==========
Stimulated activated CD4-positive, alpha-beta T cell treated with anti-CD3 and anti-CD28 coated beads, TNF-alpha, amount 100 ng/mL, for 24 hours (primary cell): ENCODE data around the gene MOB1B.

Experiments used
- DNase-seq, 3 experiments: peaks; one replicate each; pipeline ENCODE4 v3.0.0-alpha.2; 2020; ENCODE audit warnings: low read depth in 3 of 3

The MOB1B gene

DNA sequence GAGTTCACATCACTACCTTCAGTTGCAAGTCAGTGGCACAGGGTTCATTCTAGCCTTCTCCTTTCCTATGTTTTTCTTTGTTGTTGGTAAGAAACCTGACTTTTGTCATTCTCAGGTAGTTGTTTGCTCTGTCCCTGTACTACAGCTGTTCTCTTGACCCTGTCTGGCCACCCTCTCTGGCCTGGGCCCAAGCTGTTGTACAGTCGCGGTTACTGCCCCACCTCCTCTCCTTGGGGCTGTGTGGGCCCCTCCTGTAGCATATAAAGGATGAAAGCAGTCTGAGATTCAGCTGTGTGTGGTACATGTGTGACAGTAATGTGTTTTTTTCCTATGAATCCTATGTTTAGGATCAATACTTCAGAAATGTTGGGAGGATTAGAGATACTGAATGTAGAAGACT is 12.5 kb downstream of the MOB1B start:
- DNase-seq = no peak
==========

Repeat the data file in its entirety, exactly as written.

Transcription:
Stimulated activated CD4-positive, alpha-beta T cell treated with anti-CD3 and anti-CD28 coated beads, TNF-alpha, amount 100 ng/mL, for 24 hours (primary cell): ENCODE data around the gene MOB1B.

Experiments used
- DNase-seq, 3 experiments: peaks; one replicate each; pipeline ENCODE4 v3.0.0-alpha.2; 2020; ENCODE audit warnings: low read depth in 3 of 3

The MOB1B gene

DNA sequence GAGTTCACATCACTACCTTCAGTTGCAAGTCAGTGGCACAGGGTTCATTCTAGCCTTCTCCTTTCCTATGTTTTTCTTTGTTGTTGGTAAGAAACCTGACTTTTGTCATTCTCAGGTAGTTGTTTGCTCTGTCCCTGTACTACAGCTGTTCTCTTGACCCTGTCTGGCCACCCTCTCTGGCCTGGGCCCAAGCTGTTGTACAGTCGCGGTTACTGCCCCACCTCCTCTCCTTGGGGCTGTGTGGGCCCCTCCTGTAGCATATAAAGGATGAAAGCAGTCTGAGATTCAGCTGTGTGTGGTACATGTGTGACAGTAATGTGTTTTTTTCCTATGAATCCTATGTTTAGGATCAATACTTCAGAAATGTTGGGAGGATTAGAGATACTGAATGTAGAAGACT is 12.5 kb downstream of the MOB1B start:
- DNase-seq = no peak